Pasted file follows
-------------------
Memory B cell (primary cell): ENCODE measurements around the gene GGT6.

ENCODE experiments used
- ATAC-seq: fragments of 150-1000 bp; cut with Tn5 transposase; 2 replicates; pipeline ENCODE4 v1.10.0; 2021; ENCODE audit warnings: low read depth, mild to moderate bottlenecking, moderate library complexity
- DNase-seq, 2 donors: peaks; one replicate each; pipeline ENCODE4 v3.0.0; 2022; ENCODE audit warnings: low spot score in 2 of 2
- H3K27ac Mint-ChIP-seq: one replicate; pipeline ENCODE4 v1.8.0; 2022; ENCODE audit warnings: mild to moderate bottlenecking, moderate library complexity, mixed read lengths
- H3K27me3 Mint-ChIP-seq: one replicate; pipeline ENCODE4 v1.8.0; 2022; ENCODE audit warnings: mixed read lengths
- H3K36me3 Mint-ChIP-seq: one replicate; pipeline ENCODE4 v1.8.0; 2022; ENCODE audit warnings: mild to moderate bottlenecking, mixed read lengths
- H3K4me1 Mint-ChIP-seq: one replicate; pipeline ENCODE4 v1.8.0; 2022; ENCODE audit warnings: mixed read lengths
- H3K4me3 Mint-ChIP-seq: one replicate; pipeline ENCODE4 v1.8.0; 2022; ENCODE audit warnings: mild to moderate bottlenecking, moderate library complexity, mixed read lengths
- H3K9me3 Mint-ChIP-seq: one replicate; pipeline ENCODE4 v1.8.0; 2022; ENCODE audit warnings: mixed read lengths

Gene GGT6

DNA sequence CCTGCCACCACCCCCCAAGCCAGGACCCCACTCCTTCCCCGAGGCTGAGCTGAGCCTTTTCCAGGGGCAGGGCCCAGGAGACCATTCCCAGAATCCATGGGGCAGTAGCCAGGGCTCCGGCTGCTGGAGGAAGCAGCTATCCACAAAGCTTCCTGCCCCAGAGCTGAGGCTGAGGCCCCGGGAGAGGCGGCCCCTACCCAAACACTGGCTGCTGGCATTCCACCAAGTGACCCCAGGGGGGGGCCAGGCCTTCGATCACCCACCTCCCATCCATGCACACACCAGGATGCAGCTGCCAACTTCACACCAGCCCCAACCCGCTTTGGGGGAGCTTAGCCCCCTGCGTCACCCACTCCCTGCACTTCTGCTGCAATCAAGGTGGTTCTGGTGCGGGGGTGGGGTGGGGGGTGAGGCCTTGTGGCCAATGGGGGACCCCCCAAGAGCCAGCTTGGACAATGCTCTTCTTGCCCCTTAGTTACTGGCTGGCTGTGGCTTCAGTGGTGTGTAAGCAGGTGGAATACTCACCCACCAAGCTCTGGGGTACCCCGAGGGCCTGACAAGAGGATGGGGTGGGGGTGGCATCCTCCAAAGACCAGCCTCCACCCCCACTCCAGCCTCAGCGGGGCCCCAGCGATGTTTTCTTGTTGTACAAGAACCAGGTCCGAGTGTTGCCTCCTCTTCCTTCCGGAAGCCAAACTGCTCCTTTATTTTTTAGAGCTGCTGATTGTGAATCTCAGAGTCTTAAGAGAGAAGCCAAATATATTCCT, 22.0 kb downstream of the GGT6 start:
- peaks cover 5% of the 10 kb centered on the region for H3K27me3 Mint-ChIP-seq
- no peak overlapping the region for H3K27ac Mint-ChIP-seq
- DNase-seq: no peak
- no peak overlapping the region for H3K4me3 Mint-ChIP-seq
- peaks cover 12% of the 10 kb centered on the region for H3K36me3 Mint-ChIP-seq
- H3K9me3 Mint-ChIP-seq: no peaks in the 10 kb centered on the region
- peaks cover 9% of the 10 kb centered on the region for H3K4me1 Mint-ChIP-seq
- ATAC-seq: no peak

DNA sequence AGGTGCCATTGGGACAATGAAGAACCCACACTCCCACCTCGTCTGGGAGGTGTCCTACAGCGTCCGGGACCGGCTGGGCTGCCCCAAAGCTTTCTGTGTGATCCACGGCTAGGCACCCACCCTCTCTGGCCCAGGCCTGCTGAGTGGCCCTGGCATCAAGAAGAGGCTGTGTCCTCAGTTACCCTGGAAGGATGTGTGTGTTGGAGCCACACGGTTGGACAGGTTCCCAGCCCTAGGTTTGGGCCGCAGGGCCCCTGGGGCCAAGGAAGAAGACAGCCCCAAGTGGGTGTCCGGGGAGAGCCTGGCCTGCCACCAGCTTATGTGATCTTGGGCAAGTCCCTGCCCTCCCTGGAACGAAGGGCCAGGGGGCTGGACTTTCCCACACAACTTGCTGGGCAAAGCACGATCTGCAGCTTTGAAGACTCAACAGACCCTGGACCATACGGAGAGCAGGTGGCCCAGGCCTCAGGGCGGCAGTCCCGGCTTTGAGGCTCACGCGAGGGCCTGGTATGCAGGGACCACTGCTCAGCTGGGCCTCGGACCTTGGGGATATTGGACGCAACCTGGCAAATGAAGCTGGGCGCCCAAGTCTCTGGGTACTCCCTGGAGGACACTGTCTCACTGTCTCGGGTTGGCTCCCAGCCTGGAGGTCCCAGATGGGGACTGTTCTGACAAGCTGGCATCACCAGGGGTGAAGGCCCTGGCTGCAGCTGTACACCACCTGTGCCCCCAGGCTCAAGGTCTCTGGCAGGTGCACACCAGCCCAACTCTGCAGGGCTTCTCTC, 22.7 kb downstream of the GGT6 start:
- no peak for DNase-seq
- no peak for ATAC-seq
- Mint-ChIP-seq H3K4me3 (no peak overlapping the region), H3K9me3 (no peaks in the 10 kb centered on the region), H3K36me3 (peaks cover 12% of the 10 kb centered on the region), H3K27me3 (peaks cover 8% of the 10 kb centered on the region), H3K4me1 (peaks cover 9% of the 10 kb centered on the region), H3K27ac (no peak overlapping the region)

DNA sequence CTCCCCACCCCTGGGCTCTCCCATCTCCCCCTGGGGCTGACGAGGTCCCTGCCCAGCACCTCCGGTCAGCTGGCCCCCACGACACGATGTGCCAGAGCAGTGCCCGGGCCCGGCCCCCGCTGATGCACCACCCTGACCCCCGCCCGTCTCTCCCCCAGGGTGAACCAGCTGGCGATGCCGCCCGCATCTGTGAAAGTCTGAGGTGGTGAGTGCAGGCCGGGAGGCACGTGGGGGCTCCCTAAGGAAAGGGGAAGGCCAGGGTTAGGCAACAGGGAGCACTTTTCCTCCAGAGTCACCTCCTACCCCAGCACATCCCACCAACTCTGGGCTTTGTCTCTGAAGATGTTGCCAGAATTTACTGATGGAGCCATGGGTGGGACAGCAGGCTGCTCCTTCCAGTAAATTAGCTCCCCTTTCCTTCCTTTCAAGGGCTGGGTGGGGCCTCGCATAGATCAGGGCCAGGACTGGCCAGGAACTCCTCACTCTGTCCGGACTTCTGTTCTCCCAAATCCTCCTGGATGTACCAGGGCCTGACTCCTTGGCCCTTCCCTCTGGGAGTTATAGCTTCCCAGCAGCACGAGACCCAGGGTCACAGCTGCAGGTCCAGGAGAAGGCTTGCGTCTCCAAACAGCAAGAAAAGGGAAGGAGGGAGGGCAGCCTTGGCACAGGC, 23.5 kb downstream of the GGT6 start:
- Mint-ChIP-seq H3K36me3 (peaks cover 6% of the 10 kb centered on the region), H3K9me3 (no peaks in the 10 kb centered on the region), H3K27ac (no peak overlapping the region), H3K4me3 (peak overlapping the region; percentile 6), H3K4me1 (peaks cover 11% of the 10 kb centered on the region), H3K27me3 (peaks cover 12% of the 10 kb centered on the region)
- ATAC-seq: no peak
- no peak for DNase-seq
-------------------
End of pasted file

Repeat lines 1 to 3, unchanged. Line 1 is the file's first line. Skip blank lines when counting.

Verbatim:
Memory B cell (primary cell): ENCODE measurements around the gene GGT6.

ENCODE experiments used
- ATAC-seq: fragments of 150-1000 bp; cut with Tn5 transposase; 2 replicates; pipeline ENCODE4 v1.10.0; 2021; ENCODE audit warnings: low read depth, mild to moderate bottlenecking, moderate library complexity